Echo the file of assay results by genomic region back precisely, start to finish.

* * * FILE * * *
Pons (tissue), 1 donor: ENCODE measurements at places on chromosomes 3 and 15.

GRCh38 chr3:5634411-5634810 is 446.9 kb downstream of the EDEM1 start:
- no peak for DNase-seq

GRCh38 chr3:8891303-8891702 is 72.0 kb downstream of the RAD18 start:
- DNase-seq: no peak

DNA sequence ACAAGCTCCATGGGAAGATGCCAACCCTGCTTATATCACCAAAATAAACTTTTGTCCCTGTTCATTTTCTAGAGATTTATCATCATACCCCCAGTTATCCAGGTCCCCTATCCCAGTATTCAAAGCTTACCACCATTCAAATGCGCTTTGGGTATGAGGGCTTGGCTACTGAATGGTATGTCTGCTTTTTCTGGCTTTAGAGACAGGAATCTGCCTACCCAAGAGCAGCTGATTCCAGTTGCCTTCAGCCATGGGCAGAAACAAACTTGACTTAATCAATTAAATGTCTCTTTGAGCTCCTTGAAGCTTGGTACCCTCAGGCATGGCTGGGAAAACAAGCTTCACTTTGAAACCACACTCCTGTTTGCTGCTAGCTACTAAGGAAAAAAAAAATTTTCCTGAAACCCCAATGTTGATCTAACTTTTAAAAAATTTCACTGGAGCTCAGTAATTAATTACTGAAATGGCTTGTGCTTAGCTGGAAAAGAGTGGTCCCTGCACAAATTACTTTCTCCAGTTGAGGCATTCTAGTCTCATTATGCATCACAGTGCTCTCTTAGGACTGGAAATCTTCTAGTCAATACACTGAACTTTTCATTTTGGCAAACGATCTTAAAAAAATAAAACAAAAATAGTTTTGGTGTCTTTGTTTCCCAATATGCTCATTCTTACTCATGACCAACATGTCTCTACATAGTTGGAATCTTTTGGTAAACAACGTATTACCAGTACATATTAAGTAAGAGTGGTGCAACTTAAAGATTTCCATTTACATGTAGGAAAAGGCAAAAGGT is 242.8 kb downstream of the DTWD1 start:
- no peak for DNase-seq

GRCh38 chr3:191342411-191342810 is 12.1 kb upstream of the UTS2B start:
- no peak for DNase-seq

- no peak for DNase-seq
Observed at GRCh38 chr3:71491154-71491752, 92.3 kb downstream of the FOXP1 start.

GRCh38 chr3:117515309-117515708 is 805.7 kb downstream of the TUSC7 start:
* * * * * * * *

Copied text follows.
Pons (tissue), 1 donor: ENCODE measurements at places on chromosomes 3 and 15.

GRCh38 chr3:5634411-5634810 is 446.9 kb downstream of the EDEM1 start:
- no peak for DNase-seq

GRCh38 chr3:8891303-8891702 is 72.0 kb downstream of the RAD18 start:
- DNase-seq: no peak

DNA sequence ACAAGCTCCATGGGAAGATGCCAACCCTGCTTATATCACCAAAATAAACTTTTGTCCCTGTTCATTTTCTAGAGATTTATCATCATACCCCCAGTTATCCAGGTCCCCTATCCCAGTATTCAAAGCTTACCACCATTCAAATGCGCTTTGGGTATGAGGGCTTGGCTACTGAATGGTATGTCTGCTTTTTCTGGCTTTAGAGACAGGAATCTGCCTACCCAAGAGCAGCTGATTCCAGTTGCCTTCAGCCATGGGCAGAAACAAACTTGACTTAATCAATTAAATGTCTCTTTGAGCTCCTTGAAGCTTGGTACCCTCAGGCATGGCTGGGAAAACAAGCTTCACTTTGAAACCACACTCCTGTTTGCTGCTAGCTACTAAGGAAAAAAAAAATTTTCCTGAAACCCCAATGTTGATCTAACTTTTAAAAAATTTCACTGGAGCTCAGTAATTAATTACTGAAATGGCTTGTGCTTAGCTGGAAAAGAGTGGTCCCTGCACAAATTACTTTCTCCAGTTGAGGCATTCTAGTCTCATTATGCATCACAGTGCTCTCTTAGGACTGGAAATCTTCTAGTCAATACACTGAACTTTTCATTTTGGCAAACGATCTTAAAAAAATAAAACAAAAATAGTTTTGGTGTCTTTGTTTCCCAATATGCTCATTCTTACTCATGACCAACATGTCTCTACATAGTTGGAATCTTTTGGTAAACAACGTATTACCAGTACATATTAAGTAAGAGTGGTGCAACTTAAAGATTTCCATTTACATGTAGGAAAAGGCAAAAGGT is 242.8 kb downstream of the DTWD1 start:
- no peak for DNase-seq

GRCh38 chr3:191342411-191342810 is 12.1 kb upstream of the UTS2B start:
- no peak for DNase-seq

- no peak for DNase-seq
Observed at GRCh38 chr3:71491154-71491752, 92.3 kb downstream of the FOXP1 start.

GRCh38 chr3:117515309-117515708 is 805.7 kb downstream of the TUSC7 start: